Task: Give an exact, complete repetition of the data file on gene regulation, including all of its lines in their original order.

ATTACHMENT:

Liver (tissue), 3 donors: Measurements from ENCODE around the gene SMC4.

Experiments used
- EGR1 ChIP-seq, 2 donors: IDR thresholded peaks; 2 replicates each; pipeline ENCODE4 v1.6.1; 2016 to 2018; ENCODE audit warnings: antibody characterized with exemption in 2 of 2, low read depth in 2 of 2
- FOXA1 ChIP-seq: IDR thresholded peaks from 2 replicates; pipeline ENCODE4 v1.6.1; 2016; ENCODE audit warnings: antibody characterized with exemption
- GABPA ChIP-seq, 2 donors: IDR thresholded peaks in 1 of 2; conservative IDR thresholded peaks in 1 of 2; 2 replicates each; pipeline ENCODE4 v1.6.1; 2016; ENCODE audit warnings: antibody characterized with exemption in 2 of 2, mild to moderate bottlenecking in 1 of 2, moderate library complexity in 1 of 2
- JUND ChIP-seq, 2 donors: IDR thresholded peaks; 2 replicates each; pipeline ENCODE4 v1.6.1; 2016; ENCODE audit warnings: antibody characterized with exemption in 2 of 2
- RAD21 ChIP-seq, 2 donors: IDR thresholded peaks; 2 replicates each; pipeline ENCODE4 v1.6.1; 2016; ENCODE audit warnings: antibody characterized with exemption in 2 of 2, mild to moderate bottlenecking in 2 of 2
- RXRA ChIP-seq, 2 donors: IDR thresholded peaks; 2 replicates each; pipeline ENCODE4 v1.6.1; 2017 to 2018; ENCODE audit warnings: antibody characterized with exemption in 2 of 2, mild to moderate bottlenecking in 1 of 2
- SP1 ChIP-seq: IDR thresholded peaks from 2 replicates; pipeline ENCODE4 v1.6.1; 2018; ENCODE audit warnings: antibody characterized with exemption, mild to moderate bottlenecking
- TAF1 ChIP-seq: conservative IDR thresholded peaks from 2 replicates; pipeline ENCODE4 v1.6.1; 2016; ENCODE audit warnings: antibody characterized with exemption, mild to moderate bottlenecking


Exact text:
Liver (tissue), 3 donors: Measurements from ENCODE around the gene SMC4.

Experiments used
- EGR1 ChIP-seq, 2 donors: IDR thresholded peaks; 2 replicates each; pipeline ENCODE4 v1.6.1; 2016 to 2018; ENCODE audit warnings: antibody characterized with exemption in 2 of 2, low read depth in 2 of 2
- FOXA1 ChIP-seq: IDR thresholded peaks from 2 replicates; pipeline ENCODE4 v1.6.1; 2016; ENCODE audit warnings: antibody characterized with exemption
- GABPA ChIP-seq, 2 donors: IDR thresholded peaks in 1 of 2; conservative IDR thresholded peaks in 1 of 2; 2 replicates each; pipeline ENCODE4 v1.6.1; 2016; ENCODE audit warnings: antibody characterized with exemption in 2 of 2, mild to moderate bottlenecking in 1 of 2, moderate library complexity in 1 of 2
- JUND ChIP-seq, 2 donors: IDR thresholded peaks; 2 replicates each; pipeline ENCODE4 v1.6.1; 2016; ENCODE audit warnings: antibody characterized with exemption in 2 of 2
- RAD21 ChIP-seq, 2 donors: IDR thresholded peaks; 2 replicates each; pipeline ENCODE4 v1.6.1; 2016; ENCODE audit warnings: antibody characterized with exemption in 2 of 2, mild to moderate bottlenecking in 2 of 2
- RXRA ChIP-seq, 2 donors: IDR thresholded peaks; 2 replicates each; pipeline ENCODE4 v1.6.1; 2017 to 2018; ENCODE audit warnings: antibody characterized with exemption in 2 of 2, mild to moderate bottlenecking in 1 of 2
- SP1 ChIP-seq: IDR thresholded peaks from 2 replicates; pipeline ENCODE4 v1.6.1; 2018; ENCODE audit warnings: antibody characterized with exemption, mild to moderate bottlenecking
- TAF1 ChIP-seq: conservative IDR thresholded peaks from 2 replicates; pipeline ENCODE4 v1.6.1; 2016; ENCODE audit warnings: antibody characterized with exemption, mild to moderate bottlenecking